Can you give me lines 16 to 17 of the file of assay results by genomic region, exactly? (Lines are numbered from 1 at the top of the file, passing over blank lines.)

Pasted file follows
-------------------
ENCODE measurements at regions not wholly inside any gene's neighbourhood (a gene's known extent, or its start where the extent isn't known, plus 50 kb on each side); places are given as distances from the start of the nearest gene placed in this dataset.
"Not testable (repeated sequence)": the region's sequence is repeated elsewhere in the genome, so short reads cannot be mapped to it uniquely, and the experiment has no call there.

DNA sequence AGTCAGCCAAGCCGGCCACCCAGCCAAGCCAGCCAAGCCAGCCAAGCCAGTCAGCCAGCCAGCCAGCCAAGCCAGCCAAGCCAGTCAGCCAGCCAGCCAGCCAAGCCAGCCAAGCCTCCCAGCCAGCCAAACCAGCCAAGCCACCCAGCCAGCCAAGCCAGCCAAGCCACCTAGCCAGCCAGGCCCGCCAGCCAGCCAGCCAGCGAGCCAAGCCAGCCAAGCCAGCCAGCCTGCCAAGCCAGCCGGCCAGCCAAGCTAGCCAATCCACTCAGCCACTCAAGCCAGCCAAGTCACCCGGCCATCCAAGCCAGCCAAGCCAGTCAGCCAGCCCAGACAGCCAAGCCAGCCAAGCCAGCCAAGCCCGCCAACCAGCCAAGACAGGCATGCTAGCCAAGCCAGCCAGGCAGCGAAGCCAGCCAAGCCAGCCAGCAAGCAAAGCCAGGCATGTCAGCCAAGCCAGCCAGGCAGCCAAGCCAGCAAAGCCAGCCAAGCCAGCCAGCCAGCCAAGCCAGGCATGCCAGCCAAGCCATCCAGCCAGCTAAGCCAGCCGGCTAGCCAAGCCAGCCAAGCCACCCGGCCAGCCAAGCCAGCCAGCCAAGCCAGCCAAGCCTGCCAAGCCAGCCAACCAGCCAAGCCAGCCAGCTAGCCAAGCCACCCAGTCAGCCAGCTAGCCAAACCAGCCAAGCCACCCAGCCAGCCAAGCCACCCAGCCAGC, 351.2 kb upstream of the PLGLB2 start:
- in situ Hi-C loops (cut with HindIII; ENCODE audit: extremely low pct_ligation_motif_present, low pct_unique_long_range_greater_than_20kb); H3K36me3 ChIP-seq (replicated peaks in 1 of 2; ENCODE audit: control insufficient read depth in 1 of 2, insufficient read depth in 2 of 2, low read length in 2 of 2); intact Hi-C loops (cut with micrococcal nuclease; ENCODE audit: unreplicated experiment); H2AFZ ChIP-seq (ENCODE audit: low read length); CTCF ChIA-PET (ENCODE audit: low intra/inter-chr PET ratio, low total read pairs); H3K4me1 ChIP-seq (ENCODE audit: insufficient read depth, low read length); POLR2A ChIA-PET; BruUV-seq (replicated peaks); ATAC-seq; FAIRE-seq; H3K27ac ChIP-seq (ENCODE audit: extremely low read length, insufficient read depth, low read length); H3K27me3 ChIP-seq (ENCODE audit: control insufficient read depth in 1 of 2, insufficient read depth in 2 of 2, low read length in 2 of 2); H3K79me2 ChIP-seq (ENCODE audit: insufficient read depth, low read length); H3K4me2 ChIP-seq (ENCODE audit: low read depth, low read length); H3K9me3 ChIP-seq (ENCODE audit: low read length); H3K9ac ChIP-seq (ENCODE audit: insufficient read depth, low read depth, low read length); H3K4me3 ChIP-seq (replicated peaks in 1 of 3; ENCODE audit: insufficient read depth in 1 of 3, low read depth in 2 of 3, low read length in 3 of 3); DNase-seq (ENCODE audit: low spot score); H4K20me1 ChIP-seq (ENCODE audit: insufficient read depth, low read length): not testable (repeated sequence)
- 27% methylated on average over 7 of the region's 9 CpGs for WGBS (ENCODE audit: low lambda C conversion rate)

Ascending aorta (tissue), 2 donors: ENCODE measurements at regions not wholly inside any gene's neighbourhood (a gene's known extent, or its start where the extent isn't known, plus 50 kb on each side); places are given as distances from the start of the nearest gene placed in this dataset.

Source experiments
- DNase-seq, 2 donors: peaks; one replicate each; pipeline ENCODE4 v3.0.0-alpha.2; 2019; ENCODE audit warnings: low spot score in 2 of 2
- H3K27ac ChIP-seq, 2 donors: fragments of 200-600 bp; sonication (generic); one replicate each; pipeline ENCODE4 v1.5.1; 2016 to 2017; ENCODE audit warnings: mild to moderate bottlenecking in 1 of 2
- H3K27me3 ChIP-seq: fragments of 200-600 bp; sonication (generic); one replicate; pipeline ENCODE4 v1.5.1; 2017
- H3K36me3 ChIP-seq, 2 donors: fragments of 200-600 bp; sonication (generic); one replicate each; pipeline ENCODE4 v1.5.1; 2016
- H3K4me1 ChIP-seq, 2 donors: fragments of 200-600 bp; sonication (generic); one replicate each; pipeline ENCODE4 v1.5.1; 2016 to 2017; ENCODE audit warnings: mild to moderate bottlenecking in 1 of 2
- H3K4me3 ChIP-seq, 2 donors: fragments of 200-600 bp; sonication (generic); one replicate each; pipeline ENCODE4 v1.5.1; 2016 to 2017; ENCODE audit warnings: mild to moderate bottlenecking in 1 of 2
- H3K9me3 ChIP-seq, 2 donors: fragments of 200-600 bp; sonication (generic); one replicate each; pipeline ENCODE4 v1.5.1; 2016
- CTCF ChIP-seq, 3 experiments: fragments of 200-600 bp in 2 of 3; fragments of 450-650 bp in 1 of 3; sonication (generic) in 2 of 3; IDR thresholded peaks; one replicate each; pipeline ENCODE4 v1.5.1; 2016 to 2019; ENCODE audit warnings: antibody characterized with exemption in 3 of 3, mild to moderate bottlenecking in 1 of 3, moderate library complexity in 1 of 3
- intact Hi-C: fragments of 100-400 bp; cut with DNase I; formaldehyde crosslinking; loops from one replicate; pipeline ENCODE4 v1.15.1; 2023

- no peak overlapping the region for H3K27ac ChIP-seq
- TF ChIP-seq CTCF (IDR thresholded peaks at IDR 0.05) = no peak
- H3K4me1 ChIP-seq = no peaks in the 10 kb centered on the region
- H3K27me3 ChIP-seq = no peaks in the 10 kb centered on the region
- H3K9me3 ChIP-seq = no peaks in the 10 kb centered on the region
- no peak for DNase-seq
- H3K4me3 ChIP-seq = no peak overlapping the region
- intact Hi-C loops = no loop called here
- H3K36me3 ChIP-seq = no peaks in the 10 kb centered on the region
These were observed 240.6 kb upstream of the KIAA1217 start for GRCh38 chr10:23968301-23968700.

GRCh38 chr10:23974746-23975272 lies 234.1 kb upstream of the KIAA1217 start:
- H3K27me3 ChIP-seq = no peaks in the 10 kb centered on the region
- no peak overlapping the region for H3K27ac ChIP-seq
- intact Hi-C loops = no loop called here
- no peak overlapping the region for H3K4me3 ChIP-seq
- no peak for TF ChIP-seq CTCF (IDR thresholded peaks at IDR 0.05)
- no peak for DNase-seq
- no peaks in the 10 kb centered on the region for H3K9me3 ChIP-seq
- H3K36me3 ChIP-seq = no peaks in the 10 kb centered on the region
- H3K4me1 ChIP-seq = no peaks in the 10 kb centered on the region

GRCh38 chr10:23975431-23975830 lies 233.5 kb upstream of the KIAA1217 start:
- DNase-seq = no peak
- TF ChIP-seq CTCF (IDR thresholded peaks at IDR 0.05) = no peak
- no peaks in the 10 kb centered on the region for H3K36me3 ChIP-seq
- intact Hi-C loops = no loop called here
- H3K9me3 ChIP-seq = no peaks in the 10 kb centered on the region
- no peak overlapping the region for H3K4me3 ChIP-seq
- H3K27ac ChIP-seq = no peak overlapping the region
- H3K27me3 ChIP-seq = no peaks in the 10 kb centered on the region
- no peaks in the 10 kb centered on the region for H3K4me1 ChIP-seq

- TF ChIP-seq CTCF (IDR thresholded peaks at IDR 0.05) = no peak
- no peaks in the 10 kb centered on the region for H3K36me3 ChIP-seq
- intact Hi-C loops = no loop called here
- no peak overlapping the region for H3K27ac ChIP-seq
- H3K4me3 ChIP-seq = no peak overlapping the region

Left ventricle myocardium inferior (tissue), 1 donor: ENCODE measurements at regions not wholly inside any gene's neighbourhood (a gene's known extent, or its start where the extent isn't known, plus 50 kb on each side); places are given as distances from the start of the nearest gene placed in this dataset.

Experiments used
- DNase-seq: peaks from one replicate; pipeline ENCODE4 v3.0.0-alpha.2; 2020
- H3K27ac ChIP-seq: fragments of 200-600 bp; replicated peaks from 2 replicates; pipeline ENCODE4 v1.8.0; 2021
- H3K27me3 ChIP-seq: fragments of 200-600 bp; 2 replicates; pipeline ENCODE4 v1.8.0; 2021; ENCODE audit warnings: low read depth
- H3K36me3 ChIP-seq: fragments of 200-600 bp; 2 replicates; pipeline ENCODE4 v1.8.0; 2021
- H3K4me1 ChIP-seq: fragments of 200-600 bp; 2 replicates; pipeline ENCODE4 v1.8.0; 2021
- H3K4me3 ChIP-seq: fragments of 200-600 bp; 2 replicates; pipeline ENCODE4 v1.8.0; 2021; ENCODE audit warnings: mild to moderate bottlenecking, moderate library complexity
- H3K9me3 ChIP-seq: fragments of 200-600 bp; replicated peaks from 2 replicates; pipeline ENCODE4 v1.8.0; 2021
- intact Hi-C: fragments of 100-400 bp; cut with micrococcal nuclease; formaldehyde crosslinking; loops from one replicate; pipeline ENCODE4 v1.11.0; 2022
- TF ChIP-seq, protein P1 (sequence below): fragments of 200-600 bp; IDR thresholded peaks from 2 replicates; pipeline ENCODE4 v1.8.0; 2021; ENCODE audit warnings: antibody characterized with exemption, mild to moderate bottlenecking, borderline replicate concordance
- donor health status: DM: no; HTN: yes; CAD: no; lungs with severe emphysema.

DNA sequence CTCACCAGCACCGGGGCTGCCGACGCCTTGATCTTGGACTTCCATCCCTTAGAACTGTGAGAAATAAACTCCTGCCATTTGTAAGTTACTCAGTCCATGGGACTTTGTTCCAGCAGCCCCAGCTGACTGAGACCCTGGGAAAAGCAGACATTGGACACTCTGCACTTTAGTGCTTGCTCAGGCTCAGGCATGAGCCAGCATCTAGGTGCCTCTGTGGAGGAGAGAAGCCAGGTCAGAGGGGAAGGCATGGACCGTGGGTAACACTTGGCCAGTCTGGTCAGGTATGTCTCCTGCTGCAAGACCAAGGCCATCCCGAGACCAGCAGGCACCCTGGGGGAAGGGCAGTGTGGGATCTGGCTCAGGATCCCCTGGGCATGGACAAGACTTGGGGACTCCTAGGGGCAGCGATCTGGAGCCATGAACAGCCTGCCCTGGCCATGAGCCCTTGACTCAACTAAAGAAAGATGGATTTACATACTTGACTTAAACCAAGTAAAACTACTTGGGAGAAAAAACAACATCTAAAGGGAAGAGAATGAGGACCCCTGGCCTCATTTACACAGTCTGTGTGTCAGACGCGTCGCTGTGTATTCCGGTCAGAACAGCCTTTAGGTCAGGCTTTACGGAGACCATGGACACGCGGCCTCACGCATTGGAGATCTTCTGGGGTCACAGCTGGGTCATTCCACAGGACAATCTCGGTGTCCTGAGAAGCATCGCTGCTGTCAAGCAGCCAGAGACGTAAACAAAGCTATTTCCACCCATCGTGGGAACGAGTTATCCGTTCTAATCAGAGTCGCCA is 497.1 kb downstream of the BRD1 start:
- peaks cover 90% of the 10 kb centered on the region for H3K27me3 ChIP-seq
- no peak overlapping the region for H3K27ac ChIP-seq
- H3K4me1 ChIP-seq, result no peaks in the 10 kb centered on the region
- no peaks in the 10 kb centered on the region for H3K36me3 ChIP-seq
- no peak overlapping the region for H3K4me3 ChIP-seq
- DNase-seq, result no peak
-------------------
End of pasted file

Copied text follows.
- intact Hi-C: fragments of 100-400 bp; cut with DNase I; formaldehyde crosslinking; loops from one replicate; pipeline ENCODE4 v1.15.1; 2023

- no peak overlapping the region for H3K27ac ChIP-seq